Humans are dependent on goods and services provided by the natural environment, including soils, insect pollinators and water. We use the term natural capital to recognise the importance of nature’s assets and the benefits that flow from them. This gives natural capital equal status in decision-making alongside: manufactured capital (e.g. buildings), human capital (e.g. knowledge), financial capital (e.g. loans) and social capital (e.g. relationships). It is often the combination of natural and other capital that delivers society’s needs.

CEH Natural Capital projects, blogs and news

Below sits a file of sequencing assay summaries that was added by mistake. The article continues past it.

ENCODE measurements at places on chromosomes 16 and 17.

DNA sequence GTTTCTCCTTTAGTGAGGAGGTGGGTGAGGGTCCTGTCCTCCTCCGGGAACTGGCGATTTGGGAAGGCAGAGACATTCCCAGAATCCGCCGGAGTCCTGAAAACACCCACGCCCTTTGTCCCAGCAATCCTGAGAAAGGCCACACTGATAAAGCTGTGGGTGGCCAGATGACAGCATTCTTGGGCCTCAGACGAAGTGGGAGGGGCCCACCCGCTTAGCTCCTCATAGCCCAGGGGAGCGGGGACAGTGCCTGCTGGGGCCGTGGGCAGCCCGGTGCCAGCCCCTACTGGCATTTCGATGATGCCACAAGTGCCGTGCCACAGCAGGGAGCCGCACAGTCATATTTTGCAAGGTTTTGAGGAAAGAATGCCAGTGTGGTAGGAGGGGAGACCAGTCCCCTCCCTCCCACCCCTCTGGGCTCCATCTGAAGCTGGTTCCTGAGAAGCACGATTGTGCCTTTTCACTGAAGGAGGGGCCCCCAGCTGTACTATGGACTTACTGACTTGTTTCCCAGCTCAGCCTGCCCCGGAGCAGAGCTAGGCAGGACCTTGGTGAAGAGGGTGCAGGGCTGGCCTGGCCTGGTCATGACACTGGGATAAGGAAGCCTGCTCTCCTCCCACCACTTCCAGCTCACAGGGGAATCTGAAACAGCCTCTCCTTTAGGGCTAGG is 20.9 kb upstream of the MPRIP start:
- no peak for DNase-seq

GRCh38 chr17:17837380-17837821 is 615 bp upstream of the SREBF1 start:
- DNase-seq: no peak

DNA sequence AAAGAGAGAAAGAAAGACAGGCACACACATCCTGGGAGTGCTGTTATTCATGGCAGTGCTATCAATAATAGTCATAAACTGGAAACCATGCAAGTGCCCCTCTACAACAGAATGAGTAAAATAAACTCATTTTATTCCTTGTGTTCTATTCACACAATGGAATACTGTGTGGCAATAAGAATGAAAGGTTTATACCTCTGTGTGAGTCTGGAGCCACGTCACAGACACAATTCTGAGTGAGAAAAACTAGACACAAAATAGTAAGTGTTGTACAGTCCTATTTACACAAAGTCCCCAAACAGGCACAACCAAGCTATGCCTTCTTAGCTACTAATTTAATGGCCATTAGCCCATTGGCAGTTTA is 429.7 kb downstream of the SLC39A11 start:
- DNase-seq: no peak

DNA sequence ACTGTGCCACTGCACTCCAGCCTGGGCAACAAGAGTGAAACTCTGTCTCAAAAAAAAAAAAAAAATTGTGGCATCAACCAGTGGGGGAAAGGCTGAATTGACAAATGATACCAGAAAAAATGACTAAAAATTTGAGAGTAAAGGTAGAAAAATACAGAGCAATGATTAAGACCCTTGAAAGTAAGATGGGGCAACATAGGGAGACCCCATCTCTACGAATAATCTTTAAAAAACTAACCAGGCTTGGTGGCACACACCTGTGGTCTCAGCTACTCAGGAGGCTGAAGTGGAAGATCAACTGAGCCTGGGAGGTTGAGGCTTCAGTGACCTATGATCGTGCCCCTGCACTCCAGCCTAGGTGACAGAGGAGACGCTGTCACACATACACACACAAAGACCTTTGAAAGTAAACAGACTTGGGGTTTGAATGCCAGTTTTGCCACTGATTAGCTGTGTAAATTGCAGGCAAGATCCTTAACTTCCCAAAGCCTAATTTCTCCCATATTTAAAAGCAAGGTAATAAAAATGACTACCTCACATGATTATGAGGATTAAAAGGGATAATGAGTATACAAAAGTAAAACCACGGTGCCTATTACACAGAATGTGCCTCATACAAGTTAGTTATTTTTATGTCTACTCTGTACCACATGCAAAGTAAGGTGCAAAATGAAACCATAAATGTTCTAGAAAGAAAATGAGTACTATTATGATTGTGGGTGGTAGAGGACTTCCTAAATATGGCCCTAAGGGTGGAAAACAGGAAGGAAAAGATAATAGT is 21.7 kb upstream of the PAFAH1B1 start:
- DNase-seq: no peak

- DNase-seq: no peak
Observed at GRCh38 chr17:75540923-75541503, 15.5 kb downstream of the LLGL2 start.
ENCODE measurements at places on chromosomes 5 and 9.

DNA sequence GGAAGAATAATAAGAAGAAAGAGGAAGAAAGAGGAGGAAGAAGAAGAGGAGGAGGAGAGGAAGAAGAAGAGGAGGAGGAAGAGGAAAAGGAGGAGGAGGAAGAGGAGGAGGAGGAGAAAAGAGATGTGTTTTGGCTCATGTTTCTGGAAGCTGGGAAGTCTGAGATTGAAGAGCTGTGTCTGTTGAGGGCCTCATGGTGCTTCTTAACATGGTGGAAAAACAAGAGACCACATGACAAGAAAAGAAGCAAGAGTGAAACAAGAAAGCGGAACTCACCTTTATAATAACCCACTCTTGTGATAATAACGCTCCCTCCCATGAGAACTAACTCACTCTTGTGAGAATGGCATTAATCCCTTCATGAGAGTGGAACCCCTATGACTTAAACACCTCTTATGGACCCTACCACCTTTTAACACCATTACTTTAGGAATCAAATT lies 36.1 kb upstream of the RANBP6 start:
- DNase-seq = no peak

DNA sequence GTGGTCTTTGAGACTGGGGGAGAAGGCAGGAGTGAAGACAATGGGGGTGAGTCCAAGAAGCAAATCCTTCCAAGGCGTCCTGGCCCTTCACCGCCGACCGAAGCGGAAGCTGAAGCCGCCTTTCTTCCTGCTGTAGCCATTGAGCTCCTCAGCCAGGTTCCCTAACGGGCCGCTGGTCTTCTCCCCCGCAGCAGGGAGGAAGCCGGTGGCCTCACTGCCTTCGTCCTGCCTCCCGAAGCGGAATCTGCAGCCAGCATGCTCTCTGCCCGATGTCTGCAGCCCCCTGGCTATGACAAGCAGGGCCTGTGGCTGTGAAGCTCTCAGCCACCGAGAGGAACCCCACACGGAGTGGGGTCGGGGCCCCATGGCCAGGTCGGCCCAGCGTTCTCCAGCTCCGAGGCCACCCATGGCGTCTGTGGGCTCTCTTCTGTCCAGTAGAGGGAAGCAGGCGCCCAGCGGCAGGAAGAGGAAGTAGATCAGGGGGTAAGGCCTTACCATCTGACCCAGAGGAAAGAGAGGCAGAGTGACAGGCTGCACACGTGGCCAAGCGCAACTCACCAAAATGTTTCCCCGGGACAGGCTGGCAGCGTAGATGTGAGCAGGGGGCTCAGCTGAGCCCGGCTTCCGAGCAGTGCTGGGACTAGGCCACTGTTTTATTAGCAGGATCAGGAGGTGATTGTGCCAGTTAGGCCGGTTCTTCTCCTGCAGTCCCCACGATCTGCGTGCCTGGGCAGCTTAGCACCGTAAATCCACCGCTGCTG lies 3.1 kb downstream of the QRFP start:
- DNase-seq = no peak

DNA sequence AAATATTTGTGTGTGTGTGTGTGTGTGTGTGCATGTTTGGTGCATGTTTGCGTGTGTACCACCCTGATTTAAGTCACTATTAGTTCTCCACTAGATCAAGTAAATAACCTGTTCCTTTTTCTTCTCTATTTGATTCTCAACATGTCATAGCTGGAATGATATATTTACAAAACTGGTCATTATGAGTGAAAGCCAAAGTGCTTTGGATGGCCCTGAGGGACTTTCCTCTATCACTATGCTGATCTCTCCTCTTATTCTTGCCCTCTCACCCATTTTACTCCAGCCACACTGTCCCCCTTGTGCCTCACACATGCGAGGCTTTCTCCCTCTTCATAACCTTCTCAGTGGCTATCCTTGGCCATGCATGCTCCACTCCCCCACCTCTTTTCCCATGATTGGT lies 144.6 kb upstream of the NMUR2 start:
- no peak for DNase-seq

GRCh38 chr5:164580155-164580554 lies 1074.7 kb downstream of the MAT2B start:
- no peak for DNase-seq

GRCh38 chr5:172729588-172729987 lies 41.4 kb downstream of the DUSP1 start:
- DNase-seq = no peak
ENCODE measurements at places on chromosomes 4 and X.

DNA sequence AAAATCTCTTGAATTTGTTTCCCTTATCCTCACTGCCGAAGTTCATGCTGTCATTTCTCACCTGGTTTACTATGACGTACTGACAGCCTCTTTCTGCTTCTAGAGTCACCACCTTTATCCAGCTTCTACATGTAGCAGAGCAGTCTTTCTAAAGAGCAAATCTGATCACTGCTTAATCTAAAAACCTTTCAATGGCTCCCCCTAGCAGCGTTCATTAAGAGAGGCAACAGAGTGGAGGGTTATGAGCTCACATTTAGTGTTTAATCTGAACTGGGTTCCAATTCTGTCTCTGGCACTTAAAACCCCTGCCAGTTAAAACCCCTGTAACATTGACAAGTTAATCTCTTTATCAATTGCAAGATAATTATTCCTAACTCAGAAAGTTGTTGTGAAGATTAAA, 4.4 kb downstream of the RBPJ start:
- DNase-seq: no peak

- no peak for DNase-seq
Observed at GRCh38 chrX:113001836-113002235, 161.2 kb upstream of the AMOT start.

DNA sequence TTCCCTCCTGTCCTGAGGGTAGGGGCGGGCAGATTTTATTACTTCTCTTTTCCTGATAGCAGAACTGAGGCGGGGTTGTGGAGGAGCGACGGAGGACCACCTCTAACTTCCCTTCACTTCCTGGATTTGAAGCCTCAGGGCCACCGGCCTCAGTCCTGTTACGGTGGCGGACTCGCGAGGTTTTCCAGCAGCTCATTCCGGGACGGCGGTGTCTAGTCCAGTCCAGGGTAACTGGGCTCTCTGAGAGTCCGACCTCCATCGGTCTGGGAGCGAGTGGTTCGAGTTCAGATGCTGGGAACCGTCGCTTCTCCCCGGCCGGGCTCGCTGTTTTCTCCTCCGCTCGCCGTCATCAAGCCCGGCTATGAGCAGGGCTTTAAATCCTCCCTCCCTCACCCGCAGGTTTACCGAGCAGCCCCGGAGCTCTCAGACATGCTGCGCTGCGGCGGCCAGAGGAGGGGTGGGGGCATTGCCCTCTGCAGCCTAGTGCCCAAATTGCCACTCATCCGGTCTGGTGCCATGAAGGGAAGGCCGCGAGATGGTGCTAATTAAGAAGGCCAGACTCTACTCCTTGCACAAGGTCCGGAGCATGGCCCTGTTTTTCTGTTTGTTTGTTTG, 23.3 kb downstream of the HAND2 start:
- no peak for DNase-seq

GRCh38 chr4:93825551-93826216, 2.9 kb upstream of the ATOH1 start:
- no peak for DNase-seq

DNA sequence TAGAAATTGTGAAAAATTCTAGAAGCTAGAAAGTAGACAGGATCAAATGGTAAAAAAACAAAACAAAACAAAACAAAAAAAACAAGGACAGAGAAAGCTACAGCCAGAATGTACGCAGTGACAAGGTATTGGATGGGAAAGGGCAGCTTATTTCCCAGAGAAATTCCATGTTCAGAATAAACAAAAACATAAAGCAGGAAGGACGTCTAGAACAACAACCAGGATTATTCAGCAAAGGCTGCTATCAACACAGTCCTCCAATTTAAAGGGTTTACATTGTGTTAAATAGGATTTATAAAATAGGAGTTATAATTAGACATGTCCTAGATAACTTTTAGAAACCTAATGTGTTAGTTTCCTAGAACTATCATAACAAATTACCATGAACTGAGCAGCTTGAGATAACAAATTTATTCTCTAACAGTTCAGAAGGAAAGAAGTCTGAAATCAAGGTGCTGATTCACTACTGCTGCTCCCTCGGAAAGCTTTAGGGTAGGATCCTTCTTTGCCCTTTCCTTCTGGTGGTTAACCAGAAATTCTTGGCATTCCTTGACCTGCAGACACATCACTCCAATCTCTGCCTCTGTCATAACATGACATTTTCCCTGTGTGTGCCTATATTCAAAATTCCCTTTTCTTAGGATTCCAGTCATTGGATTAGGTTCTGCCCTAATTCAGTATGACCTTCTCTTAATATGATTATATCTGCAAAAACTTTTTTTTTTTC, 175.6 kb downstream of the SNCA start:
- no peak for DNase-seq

Jet d'eau and Lac Leman in Geneva
Impacts of climate change on freshwater ecosystems
Pair of arctic charr
Process-based understanding of how lakes function, generating knowledge for lake managers
Isle of May puffins from distance
Accurately assessing seabird usage of marine environments
Classifies samples and multivariate species data
Updated list of freshwater algae recordings in Britain and Ireland
Working on Loch Leven
The data and infrastructure to improve understanding of ecological processes and environmental change impacts
The Opera House in Lille, the capital of French Flanders
UK and France come together in Lille for international conference
Bee pollinating a clover
A 5-year programme that unites art and science
Cliffs at Ceibwr
200 people will attend the second Natural Capital Initiative summit